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- 05 February 2014 00:00
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Youth Sport Trust Chair Baroness Sue Campbell has warned that schools must grasp the wider academic and health benefits of physical education and sport if they are to help tackle a crisis of inactivity amongst young people.
Whilst the Youth Sport Trust feel that some schools fully understand the transformational impact that physical education and sport can have on young people, there are many that are missing the opportunity.
Baroness Campbell has urged these schools to act and use the Government’s £150 million per year funding into primary schools to take action.
The £150 million per year School Sport Premium is targeted solely at primary schools and was recently extended Prime Minister David Cameron so that it will run through to 2020.
"In the UK, and across the globe, we are facing a crisis of inactivity," said Baroness Campbell.
"The onset of sedentary lifestyles and time pressures both inside and outside of school mean that many young people are not being encouraged to lead healthy, active lives.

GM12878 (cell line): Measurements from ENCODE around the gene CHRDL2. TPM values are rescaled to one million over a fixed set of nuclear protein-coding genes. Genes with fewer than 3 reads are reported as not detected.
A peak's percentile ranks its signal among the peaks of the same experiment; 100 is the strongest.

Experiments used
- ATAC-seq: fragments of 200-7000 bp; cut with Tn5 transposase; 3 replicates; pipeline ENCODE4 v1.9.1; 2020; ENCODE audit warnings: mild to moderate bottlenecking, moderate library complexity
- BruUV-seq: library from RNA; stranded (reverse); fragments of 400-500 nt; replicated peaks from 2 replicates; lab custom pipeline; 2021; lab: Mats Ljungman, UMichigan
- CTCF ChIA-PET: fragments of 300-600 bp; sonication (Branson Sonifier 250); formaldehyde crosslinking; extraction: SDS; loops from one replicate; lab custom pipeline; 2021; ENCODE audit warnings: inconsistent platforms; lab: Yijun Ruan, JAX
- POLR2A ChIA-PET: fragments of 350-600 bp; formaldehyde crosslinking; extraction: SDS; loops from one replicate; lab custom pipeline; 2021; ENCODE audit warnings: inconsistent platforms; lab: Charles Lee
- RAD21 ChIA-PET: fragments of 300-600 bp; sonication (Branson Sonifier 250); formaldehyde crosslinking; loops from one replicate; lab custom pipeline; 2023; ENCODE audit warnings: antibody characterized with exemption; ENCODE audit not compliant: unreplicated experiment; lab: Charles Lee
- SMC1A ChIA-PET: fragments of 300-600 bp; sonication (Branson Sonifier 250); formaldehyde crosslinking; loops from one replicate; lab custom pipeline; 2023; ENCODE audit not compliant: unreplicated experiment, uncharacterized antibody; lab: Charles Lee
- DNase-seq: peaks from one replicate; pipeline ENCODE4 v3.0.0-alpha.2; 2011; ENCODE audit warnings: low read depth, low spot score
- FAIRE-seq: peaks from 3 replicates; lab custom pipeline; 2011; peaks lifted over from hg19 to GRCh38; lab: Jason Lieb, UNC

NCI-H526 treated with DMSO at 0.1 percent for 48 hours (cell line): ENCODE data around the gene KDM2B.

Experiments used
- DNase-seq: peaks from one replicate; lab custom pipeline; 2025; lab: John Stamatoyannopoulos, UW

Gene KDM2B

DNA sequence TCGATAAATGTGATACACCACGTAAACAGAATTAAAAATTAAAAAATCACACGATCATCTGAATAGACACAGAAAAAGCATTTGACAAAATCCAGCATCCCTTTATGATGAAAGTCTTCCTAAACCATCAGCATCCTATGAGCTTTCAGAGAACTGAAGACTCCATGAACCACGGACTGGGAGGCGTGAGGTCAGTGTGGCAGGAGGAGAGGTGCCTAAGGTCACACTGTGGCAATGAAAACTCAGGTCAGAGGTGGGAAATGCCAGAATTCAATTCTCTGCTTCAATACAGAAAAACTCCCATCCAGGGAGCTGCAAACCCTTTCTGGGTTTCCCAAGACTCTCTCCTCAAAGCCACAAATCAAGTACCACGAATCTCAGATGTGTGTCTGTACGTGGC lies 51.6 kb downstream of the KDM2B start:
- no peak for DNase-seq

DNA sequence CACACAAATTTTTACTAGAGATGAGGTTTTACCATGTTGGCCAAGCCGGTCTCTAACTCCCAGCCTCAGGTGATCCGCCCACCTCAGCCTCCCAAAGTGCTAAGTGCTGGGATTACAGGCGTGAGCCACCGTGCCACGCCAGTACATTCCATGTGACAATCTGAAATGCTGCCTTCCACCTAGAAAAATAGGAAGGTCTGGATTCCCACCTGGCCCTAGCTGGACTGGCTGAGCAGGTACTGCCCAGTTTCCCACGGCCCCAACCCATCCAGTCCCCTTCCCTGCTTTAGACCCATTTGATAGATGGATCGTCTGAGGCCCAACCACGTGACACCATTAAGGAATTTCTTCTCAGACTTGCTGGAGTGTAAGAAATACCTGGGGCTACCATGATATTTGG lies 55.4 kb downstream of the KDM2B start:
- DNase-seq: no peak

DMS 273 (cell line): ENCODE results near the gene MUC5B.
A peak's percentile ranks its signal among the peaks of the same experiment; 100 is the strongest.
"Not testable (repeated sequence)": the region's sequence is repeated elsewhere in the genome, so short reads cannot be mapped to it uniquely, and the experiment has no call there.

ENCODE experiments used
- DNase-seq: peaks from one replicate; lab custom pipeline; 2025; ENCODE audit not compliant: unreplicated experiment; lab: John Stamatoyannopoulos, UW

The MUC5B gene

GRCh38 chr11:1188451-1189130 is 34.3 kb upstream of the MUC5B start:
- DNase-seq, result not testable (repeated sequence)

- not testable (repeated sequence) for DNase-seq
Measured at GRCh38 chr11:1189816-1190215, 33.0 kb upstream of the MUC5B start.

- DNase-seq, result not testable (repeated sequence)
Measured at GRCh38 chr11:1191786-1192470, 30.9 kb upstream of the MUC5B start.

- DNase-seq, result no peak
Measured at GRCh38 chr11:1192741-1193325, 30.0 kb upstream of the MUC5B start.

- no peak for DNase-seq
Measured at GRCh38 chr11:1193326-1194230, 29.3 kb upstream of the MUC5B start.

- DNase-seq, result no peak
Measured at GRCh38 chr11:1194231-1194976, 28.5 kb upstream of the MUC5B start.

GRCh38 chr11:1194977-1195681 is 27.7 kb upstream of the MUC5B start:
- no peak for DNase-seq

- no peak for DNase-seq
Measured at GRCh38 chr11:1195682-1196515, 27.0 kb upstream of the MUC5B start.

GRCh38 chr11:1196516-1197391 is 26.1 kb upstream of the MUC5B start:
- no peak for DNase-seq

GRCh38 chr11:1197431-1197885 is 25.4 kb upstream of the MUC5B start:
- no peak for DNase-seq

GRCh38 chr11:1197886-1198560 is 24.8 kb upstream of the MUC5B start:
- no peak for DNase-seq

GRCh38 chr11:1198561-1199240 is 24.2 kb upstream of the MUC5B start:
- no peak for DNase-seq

"The costs of physical inactivity are plain for all to see - childhood obesity levels continue to dominate the headlines and we know that being inactive increases the risk of developing a host of other chronic conditions.
"A healthy, active child is more likely to perform better academically across all subjects; they will be more confident individuals; have greater employability skills, and are far more likely to have higher levels of self esteem.
"It is important that headteachers understand these benefits and use PE and sport creatively across their schools. Whilst many schools, including those at our conference, understand how to use PE and sport to make a much wider impact, others are missing the opportunity and risk not tackling some of the major issues facing young people.
"The Government investment in primary physical education and sport can make a significant difference in schools if spent wisely.
"I firmly believe that headteachers should focus this money on up skilling their teaching workforce to ensure sustainable improvements in PE can be made."
Edward Timpson, the Minister responsible for school sport, has given his backing to Baroness Campbell.
"We know just how important it is to engender a love of sport in children from an early age, which they can then carry with them throughout their lives,” he said,
"That's why this Government is giving more than £150 million per year to primary schools to spend on improving sport and PE and trusting headteachers to spend it on what they think will benefit their pupils most.
"We've also introduced a cadre of specialist primary PE teachers, ensured PE remains a compulsory subject, and our new curriculum puts competitive sport back at the heart of school life.
"Our reforms are giving every child the opportunities they need to be fit and healthy to develop their physical literacy and to reach their sporting potential."